Carolina Panthers - Owner Jerry Richardson wanted the dominant color to be black so the family thought the name Panthers would be best since they are a "powerful, sleek, and strong" animal and that is what a football team should be too.

New Orleans Saints - The name was inspired by the classic hymn, "When the Saints Go Marching In" recorded by Louis Armstrong, a native of New Orleans. The name also represents the city's jazz heritage and is a fitting nod to the franchise being awarded to New Orleans on All Saints Day in 1966.

Tampa Bay Buccaneers - This is another team name decided on a contest to select the name of the team in 1974 when Tampa was awarded an expansion franchise. The name is in homage to the 17th-century pirates who explored Florida's Gulf Coast.


Arizona Cardinals - Originally the Chicago Cardinals, then the St. Louis Cardinals, and then the Phoenix Cardinals before they decided on the Arizona Cardinals. The Cardinals' name was decided on after one of the first owners of the team bought used jerseys from the University of Chicago that were a faded maroon which prompted him to say, "That's not maroon, it's Cardinal red." The name and colors stuck after that.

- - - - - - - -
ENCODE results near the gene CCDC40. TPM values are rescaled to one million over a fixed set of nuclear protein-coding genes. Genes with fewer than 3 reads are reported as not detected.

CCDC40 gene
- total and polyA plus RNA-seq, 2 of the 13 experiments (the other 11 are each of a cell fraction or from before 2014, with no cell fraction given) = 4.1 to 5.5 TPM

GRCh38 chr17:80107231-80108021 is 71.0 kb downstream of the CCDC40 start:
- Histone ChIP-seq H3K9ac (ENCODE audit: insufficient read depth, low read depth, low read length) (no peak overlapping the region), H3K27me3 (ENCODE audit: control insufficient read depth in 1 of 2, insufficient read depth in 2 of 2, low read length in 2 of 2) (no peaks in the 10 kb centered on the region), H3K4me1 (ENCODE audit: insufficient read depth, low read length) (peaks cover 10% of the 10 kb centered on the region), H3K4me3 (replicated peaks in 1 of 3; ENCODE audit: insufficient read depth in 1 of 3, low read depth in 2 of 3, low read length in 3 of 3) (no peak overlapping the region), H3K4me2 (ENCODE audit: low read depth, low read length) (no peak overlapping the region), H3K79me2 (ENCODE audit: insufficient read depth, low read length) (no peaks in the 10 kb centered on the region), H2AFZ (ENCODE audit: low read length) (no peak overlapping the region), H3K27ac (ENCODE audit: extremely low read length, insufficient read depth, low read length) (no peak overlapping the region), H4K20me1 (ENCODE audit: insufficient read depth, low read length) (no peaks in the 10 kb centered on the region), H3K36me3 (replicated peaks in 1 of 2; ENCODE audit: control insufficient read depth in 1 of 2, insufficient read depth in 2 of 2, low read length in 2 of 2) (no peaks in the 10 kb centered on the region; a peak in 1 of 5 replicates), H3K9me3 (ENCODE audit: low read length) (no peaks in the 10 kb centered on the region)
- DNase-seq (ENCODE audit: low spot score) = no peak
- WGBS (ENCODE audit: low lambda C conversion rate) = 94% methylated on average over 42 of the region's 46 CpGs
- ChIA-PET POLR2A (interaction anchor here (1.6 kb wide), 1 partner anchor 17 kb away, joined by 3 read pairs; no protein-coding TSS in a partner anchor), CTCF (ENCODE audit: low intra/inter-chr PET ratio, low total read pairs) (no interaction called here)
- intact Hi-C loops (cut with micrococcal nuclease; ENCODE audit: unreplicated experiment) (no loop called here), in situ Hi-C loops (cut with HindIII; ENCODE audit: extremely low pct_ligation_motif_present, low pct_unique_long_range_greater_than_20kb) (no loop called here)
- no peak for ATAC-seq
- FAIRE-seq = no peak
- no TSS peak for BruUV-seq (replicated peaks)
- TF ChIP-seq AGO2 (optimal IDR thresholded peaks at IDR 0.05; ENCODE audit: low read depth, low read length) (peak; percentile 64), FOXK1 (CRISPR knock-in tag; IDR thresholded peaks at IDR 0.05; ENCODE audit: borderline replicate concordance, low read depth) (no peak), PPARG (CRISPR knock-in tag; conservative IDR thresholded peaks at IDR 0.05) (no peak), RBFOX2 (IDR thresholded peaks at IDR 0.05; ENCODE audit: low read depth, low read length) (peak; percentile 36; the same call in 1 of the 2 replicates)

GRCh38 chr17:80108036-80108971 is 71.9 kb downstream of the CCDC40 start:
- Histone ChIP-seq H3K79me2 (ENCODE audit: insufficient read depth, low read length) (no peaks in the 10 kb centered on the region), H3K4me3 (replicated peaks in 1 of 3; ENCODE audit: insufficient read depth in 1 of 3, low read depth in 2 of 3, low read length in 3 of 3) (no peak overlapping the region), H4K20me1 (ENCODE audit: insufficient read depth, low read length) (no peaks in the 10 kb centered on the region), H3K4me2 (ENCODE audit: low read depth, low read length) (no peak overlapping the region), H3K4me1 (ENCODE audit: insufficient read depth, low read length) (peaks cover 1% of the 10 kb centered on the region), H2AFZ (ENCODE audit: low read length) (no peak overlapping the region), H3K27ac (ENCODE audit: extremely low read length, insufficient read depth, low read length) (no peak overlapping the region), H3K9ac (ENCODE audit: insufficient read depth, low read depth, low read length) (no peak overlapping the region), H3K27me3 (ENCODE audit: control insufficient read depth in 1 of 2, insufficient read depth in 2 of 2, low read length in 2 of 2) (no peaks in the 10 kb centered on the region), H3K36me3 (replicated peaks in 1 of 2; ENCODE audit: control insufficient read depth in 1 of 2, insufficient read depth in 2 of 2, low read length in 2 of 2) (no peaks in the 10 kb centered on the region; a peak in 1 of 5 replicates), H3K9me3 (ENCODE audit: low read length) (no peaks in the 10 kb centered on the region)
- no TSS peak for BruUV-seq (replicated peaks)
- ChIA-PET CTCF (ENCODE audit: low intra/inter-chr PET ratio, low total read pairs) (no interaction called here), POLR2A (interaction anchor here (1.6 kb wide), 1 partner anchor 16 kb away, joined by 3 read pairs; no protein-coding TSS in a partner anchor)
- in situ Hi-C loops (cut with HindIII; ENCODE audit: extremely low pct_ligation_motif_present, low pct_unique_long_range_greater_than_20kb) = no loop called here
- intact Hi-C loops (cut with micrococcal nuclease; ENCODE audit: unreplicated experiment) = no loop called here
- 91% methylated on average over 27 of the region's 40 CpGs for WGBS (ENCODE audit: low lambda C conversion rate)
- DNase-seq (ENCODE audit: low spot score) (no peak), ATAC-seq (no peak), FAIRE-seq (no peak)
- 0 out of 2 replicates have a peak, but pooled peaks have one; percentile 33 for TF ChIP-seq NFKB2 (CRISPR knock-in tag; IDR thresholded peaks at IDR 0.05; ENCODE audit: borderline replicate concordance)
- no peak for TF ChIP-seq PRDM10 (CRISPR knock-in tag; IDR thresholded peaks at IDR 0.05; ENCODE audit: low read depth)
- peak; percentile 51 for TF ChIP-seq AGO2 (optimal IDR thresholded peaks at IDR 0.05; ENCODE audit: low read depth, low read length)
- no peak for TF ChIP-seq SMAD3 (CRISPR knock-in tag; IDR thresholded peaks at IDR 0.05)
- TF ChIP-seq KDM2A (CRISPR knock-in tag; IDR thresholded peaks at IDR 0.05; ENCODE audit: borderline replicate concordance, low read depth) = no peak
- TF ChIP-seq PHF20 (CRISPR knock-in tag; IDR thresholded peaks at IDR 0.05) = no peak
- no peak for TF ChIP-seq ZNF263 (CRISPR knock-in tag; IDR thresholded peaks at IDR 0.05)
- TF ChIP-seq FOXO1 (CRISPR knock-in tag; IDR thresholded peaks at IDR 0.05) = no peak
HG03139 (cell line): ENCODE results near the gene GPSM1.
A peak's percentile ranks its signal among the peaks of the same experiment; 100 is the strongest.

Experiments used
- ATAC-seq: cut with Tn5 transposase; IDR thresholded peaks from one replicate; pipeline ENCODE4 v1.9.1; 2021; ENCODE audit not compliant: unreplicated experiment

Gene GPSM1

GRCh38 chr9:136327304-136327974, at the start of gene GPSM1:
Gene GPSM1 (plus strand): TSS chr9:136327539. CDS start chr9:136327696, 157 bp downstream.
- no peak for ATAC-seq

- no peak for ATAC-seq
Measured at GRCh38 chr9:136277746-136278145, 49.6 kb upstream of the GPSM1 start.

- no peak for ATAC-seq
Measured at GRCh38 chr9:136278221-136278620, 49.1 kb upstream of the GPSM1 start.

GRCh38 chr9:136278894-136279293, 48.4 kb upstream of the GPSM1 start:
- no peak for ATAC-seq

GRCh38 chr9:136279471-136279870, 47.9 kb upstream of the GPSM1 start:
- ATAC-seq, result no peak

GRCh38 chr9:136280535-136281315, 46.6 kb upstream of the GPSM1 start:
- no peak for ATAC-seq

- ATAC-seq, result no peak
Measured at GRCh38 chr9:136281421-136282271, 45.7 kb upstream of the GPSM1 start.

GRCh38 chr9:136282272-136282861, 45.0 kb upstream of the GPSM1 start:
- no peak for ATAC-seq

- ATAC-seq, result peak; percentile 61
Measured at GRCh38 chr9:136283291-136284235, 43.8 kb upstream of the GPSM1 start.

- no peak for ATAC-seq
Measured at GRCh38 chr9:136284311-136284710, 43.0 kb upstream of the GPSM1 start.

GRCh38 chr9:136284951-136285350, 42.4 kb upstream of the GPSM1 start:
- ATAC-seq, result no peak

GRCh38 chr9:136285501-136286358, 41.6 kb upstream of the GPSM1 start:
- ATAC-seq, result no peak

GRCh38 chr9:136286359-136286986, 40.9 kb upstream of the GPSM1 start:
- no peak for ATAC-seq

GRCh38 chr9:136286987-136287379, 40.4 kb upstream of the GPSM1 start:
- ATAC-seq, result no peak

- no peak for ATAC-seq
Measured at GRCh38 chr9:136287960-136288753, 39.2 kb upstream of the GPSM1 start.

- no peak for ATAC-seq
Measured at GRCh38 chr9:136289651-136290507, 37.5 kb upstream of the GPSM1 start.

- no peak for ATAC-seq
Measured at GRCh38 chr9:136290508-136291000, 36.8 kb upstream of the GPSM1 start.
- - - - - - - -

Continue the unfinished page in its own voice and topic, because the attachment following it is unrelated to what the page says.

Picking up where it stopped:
Los Angeles Rams - Originally in Cleveland, the name Rams was chosen by the first general manager Damon Wetzel who was a fan of the Fordham University Rams. So he brought the name to the NFL and the new Cleveland franchise. After 10 years in Cleveland, they relocated to Los Angeles in 1946, then to St. Louis in 1995, and then back to Los Angeles in 2016.

San Francisco 49ers - When the franchise was born in 1946, Allen E. Sorrell, a co-owner of the team said the name 49ers would be in honor of the "voyagers who had rushed the West for gold." The other owners agreed and the name was applied to the franchise.

Seattle Seahawks - When Seattle was awarded the expansion franchise in 1975, fans were asked to name the team. They got 1,700 different names out of more than 20,000 entries. Other names that were in the entries were Bigfoots, Rainbirds, Chowderheads, Sperm Whales, 747's, Space Needlers, Ding Dongs, and Orangutans. Glad those were left in the entry box.

Well, there is the history of how the 32 NFL teams got their name.